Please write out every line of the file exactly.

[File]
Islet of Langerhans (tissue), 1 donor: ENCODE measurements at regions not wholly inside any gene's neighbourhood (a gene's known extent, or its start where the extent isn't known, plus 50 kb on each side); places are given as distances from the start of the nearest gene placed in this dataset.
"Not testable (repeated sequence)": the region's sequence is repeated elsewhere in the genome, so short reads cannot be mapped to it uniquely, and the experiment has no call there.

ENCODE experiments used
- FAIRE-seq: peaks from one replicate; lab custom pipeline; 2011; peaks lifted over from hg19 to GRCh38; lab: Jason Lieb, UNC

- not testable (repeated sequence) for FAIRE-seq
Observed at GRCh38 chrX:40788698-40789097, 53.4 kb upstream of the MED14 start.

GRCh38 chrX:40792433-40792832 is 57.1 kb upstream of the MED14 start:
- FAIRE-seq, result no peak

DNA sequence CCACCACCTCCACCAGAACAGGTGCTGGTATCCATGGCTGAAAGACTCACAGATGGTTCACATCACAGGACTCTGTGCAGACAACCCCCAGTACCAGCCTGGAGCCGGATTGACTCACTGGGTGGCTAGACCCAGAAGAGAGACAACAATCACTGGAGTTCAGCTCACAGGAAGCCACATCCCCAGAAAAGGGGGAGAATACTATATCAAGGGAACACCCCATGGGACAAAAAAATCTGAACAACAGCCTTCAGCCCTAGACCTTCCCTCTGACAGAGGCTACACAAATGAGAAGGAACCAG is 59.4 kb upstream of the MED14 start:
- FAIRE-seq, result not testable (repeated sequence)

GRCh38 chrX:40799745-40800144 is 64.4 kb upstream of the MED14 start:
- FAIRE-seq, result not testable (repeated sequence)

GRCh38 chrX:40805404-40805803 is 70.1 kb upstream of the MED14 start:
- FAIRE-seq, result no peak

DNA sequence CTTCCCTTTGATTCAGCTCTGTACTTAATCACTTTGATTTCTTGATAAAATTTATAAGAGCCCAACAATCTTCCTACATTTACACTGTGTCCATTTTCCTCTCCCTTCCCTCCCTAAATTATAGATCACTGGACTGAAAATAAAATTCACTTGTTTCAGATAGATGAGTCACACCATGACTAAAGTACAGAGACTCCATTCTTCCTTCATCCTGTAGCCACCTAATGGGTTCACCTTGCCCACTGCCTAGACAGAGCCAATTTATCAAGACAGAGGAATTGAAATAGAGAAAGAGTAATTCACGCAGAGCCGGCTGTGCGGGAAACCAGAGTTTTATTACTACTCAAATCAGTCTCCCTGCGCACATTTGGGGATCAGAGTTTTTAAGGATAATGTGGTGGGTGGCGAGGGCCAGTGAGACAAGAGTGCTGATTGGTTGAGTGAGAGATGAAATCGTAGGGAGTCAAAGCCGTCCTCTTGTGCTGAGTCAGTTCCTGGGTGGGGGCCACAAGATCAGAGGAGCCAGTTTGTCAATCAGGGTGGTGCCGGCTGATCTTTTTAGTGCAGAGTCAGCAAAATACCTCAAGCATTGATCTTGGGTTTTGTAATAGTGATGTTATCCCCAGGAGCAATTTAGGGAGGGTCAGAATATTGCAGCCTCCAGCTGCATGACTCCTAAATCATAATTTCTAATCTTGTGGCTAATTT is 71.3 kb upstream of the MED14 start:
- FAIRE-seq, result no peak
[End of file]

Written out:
Islet of Langerhans (tissue), 1 donor: ENCODE measurements at regions not wholly inside any gene's neighbourhood (a gene's known extent, or its start where the extent isn't known, plus 50 kb on each side); places are given as distances from the start of the nearest gene placed in this dataset.
"Not testable (repeated sequence)": the region's sequence is repeated elsewhere in the genome, so short reads cannot be mapped to it uniquely, and the experiment has no call there.

ENCODE experiments used
- FAIRE-seq: peaks from one replicate; lab custom pipeline; 2011; peaks lifted over from hg19 to GRCh38; lab: Jason Lieb, UNC

- not testable (repeated sequence) for FAIRE-seq
Observed at GRCh38 chrX:40788698-40789097, 53.4 kb upstream of the MED14 start.

GRCh38 chrX:40792433-40792832 is 57.1 kb upstream of the MED14 start:
- FAIRE-seq, result no peak

DNA sequence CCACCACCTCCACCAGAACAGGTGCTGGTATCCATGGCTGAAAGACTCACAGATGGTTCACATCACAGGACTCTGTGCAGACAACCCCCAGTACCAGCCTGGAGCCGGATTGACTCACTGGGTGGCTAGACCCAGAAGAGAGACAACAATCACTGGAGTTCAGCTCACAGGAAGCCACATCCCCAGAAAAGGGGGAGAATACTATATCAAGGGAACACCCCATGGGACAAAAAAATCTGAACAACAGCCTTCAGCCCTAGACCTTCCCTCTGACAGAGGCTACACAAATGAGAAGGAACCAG is 59.4 kb upstream of the MED14 start:
- FAIRE-seq, result not testable (repeated sequence)

GRCh38 chrX:40799745-40800144 is 64.4 kb upstream of the MED14 start:
- FAIRE-seq, result not testable (repeated sequence)

GRCh38 chrX:40805404-40805803 is 70.1 kb upstream of the MED14 start:
- FAIRE-seq, result no peak

DNA sequence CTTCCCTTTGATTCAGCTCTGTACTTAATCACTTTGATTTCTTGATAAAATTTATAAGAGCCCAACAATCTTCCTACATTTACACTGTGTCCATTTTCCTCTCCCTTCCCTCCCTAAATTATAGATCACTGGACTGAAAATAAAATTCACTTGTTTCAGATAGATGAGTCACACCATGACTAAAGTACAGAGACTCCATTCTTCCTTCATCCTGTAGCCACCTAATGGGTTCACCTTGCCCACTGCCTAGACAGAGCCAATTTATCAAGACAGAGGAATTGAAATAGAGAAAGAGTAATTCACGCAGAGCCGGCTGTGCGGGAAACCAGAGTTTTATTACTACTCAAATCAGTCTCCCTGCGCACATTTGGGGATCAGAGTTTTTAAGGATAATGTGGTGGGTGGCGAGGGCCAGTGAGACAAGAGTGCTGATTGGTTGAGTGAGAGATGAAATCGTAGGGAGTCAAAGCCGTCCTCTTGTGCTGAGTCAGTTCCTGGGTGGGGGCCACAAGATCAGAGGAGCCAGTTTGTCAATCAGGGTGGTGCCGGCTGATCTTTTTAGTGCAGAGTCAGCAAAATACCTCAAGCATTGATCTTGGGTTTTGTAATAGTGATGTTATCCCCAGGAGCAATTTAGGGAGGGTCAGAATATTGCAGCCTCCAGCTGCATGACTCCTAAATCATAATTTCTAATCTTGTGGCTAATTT is 71.3 kb upstream of the MED14 start:
- FAIRE-seq, result no peak